aluminum to a bright almost mirror finish really isn't that difficult.
It just requires some elbow grease and plenty of time. When working with aluminum, keep in mind that it is a
relatively soft metal that scratches easily so when smoothing or
polishing, be careful which way any swirl marks may appear. The plates
I polished were certified 6061-T6 1/4" aluminum sheet. I spent about 3
hours or so on the mid-plate and another hour and a half on the front
side only of the front engine mounts.
If you were to look at the raw aluminum under a microscope,
you would see what could easily be represented as a saw blade with
ridges, peaks and valleys across the surface of the metal. The process
of polishing basically reduces the height of the peaks drastically
reducing the depth of the valleys. This allows the valleys to be cleaner
and reflect light rather than absorb it.
I started the process by dry sanding the plate with 320
grit automotive sanding disks (available at any NAPA store) using an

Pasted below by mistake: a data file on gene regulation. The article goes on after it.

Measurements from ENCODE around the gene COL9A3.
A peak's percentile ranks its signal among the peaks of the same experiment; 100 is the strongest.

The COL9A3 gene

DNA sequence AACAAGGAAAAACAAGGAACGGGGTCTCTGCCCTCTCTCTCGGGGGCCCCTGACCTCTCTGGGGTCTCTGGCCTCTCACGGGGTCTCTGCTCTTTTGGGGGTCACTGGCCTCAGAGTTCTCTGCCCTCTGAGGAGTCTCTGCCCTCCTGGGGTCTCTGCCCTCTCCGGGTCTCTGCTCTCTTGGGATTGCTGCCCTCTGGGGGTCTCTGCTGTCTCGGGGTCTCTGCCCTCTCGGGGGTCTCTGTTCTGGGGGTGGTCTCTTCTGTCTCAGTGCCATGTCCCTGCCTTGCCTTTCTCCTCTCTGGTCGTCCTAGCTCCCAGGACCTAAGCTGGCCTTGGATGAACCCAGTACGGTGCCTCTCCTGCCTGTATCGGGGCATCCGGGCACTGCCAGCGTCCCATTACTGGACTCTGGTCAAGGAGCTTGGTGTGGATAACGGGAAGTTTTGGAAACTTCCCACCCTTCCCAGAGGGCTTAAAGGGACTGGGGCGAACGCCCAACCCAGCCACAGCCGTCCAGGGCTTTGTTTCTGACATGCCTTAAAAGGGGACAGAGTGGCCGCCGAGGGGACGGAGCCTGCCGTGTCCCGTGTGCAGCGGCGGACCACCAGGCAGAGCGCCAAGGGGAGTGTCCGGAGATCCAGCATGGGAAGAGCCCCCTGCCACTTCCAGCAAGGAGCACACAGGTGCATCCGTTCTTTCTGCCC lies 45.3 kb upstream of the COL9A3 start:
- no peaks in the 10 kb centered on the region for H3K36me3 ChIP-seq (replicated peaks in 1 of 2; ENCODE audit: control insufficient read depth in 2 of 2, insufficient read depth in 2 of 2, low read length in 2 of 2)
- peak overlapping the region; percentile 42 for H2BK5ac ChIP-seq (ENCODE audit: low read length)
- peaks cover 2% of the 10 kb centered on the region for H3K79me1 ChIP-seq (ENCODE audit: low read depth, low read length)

orbital sander. I sanded each side as smooth as possible using 3 or 4
disks per side. After this first step the difference in smoothness is
very noticeable. The next step was to wash the plate thoroughly with
Simple Green and water. Between each step it's very important to remove
all of the black cuttings and keep the plate clean.
The next step was to wet sand with 1000 grit hand sheets
using mineral spirits as a lubricant (not water). Mineral spirits
suspend the cuttings allowing them to be washed away so that the don't
clog up the microscopic valleys. Keep your motions going in one
direction for a more even finish. I used 3 or 4 sheets per side. After
completing this step, wash the plate thoroughly with mineral spirits.
Repeat this entire step now using 1500 grit then repeat the whole step
again with 2000 grit. For an even brighter shine, you can do it one more
time with 2500 grit, I didn't. I buy Carborundum sanding paper from McMaster-Carr